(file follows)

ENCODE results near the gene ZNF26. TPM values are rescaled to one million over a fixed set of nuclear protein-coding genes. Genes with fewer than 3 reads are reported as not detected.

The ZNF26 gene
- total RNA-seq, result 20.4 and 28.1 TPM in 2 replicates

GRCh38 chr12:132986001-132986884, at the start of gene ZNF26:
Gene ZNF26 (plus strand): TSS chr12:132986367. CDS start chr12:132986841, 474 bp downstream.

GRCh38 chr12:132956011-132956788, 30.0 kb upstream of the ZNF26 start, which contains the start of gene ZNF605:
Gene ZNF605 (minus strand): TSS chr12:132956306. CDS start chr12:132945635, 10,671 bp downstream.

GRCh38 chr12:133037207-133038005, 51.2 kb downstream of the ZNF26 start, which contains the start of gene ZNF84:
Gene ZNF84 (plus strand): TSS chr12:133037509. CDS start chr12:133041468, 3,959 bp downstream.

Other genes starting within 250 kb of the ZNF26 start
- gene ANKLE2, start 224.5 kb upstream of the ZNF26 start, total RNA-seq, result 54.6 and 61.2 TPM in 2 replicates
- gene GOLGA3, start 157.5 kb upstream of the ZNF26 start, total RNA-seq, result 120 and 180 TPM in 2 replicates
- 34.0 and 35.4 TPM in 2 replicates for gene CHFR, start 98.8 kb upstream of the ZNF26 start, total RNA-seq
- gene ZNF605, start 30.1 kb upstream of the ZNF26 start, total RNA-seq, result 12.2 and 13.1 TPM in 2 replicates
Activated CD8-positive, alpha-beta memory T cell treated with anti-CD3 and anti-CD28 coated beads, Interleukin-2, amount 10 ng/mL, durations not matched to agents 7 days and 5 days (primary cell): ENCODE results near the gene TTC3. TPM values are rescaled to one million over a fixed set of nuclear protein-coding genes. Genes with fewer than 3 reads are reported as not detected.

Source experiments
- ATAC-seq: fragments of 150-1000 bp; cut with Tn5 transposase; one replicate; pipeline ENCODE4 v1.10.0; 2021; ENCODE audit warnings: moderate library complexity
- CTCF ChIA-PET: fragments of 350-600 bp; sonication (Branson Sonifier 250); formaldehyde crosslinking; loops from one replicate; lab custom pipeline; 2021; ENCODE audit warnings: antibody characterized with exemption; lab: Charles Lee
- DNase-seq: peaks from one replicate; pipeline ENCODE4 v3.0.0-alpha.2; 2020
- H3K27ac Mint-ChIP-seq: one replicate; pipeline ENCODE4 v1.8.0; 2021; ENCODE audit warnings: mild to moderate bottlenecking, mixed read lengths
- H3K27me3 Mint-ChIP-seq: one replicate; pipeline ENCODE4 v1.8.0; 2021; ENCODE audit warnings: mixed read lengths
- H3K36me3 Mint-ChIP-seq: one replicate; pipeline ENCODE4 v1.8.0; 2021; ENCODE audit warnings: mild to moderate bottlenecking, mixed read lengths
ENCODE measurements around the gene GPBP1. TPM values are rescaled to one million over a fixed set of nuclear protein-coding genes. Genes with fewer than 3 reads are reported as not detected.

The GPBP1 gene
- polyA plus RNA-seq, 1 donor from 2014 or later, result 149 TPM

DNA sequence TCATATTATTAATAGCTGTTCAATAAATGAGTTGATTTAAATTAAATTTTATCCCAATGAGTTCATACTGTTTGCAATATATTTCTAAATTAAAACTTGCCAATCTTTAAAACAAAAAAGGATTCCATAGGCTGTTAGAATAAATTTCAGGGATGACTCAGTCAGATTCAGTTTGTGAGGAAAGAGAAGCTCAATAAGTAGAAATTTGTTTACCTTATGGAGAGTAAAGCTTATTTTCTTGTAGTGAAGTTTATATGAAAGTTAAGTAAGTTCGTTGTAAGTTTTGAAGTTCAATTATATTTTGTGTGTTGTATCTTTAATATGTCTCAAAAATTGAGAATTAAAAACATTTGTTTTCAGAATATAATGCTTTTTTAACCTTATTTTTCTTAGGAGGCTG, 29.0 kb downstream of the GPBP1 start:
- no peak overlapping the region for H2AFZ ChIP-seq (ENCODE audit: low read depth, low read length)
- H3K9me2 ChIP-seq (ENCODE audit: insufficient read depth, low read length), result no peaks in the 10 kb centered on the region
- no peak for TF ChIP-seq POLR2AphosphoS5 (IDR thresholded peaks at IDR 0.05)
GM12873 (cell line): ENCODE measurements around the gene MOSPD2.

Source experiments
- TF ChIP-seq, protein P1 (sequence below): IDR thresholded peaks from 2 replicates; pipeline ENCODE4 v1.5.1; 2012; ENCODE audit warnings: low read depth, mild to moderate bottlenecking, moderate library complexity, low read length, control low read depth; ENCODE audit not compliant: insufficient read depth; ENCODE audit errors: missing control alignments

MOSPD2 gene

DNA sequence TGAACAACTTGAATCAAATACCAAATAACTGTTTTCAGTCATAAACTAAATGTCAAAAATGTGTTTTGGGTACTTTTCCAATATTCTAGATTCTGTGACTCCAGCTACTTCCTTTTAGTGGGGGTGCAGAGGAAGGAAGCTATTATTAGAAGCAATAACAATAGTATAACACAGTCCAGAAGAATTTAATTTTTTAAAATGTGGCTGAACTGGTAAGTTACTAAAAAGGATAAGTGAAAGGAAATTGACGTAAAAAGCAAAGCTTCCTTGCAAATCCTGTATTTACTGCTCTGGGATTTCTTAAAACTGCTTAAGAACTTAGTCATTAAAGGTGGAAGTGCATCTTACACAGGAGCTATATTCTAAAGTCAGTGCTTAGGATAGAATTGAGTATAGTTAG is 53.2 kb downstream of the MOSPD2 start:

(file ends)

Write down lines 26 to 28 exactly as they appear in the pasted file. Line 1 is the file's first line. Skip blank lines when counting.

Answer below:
DNA sequence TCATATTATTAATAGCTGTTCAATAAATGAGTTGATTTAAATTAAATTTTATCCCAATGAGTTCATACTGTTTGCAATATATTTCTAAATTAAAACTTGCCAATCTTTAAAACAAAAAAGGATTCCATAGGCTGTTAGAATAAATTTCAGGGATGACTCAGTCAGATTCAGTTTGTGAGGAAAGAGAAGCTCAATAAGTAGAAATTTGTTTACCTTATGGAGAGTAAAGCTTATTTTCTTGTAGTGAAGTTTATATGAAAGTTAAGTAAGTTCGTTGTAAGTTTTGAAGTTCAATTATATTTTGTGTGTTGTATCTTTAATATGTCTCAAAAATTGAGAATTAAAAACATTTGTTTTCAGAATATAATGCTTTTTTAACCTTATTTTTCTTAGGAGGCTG, 29.0 kb downstream of the GPBP1 start:
- no peak overlapping the region for H2AFZ ChIP-seq (ENCODE audit: low read depth, low read length)
- H3K9me2 ChIP-seq (ENCODE audit: insufficient read depth, low read length), result no peaks in the 10 kb centered on the region